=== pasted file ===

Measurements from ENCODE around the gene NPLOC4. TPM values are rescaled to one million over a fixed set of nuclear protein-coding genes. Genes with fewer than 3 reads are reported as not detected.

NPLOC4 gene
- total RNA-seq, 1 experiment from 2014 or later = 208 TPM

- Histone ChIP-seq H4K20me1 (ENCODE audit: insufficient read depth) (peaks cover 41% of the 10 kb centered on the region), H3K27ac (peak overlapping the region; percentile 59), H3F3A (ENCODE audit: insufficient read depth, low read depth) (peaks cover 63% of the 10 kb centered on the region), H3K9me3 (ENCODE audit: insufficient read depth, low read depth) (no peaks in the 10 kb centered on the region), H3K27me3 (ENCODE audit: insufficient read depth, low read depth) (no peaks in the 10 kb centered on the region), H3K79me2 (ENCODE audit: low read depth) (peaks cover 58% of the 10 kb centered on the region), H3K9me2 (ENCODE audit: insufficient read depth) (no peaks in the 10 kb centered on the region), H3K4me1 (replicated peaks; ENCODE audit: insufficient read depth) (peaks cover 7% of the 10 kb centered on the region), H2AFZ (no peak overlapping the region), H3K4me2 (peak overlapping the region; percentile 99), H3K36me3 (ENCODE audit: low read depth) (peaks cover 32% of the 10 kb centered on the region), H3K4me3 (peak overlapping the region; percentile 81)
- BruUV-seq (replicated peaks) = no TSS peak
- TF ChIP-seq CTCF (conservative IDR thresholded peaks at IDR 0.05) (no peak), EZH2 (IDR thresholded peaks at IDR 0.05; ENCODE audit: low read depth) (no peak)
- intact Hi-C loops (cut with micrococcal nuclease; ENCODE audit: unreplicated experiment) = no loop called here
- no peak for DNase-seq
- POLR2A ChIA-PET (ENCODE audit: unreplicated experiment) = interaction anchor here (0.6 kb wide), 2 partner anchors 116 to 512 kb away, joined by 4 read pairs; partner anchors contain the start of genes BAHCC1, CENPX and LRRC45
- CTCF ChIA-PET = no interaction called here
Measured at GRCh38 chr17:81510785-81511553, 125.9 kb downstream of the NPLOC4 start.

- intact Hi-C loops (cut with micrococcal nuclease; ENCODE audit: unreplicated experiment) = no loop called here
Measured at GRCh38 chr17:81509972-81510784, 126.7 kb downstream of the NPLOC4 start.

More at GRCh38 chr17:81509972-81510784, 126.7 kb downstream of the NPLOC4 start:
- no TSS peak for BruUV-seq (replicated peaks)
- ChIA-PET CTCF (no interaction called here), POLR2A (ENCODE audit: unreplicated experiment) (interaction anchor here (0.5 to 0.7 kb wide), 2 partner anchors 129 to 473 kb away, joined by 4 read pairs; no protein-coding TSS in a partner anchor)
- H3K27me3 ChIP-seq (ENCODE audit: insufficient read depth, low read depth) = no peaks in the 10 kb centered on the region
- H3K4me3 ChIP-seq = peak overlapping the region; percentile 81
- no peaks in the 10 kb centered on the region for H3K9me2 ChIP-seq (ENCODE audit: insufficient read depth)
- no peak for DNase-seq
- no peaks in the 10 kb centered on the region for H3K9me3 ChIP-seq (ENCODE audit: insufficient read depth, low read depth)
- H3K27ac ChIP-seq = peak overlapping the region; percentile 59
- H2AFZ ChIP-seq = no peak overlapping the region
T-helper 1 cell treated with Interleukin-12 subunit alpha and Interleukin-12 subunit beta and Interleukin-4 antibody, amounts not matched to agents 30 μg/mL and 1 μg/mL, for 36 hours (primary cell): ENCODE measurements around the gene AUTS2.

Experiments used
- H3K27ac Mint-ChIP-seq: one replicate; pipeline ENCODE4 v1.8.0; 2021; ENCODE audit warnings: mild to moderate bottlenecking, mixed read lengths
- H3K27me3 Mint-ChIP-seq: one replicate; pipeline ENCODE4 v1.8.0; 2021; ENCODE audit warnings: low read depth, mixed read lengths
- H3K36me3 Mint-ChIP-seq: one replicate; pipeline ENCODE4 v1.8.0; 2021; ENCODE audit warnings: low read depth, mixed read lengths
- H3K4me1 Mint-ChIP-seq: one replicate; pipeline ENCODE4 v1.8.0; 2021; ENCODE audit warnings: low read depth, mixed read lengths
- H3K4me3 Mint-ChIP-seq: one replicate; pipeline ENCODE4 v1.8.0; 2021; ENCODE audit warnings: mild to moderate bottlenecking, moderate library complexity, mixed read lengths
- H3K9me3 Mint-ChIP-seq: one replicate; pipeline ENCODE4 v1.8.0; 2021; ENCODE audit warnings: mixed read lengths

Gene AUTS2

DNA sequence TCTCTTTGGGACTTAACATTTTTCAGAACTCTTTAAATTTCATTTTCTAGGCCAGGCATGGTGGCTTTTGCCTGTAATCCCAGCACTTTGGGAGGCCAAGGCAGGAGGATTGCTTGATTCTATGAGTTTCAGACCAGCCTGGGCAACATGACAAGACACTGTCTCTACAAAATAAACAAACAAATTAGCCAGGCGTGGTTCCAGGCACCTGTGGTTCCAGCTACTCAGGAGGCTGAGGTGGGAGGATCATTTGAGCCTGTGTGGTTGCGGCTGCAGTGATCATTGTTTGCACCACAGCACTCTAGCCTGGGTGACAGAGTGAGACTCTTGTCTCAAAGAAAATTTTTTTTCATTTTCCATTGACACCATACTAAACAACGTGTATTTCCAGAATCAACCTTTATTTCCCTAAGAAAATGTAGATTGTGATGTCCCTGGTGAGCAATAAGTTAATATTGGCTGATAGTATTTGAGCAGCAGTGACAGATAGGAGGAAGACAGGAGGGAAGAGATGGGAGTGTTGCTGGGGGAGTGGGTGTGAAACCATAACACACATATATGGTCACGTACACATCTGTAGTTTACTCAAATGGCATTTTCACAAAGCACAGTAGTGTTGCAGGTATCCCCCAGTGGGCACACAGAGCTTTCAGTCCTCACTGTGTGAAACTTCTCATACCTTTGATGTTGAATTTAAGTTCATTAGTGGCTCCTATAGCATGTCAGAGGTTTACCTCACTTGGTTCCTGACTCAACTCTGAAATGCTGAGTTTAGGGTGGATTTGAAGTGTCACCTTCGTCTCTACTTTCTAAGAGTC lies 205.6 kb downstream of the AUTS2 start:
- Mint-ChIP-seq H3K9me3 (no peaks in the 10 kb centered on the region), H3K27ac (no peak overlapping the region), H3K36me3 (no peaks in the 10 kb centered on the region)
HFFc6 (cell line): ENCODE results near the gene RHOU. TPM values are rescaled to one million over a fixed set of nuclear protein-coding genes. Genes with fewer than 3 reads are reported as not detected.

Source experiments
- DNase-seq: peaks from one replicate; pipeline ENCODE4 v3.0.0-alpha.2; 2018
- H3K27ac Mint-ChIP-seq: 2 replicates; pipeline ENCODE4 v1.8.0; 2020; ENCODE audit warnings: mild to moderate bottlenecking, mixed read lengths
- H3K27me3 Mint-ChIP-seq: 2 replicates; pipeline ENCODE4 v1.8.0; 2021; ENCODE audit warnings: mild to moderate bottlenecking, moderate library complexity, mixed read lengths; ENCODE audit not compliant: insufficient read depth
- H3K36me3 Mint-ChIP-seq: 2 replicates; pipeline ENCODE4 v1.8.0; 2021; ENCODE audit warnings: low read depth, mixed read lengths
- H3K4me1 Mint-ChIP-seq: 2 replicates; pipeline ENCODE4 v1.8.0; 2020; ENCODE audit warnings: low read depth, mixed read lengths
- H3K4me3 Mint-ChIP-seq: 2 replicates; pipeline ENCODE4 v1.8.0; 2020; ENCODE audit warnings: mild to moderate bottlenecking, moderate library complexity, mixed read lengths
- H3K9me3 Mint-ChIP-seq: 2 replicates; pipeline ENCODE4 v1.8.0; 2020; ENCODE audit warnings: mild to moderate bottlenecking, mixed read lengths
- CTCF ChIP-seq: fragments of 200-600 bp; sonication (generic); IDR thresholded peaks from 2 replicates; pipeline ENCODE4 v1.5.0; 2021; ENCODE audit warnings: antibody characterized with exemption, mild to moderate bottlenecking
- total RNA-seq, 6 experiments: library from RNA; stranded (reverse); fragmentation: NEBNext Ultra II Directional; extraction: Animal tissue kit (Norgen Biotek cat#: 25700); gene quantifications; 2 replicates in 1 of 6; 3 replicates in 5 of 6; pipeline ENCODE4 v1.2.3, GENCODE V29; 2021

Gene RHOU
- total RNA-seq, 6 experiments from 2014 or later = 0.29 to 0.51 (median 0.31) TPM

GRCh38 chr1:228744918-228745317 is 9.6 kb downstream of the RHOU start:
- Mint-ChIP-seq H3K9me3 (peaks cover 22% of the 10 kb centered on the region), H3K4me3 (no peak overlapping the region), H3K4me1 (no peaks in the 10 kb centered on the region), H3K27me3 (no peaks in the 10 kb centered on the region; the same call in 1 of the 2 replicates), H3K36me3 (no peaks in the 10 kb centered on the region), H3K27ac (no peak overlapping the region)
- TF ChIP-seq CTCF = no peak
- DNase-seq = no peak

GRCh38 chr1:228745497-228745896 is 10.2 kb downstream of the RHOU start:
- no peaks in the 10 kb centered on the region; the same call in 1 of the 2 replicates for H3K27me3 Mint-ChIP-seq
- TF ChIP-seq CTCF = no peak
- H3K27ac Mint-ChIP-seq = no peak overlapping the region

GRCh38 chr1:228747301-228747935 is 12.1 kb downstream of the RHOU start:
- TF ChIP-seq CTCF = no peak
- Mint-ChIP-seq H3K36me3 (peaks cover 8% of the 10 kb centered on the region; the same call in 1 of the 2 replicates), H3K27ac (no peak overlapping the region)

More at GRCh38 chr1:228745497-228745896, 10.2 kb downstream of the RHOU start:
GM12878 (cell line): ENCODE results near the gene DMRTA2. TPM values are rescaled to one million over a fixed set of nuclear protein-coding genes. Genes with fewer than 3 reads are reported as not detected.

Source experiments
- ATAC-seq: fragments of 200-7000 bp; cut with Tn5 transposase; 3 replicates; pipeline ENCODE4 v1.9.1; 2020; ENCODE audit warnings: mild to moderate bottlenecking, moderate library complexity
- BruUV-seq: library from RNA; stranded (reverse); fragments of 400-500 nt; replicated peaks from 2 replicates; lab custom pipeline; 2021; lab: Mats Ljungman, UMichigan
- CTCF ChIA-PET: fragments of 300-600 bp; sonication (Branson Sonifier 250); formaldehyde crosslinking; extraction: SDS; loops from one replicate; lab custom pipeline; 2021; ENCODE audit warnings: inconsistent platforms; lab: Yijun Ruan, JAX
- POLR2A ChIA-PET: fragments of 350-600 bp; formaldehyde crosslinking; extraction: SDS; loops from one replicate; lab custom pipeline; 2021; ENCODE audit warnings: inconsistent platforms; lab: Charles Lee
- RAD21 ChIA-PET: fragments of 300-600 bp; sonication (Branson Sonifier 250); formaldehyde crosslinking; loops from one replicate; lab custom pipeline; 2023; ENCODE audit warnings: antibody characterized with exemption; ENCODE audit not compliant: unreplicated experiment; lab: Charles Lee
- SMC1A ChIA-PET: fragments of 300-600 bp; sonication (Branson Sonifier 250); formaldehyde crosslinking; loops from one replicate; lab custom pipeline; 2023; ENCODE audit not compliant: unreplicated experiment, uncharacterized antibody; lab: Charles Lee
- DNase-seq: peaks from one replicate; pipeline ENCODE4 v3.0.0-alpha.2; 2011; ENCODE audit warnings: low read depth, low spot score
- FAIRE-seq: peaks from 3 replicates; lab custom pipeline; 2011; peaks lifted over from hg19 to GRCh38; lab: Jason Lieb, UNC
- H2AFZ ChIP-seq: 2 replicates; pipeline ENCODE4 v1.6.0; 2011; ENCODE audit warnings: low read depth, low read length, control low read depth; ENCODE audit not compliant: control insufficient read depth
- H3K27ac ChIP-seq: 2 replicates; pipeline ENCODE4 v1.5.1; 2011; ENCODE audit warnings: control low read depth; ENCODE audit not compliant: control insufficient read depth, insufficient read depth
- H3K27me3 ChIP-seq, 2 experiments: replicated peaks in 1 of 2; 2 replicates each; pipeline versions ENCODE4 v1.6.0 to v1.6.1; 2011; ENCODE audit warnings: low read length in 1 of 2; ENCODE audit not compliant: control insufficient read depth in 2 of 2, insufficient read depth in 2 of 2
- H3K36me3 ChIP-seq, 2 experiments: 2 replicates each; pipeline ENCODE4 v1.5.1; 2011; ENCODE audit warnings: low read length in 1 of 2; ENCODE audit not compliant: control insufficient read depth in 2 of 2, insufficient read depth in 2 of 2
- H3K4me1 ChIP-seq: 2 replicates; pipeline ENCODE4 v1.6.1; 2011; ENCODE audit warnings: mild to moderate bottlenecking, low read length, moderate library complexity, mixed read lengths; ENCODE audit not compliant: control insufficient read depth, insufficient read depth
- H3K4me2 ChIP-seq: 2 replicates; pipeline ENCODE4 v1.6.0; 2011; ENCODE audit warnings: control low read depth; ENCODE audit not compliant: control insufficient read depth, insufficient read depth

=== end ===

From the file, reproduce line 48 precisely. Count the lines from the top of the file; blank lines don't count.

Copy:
GRCh38 chr1:228744918-228745317 is 9.6 kb downstream of the RHOU start: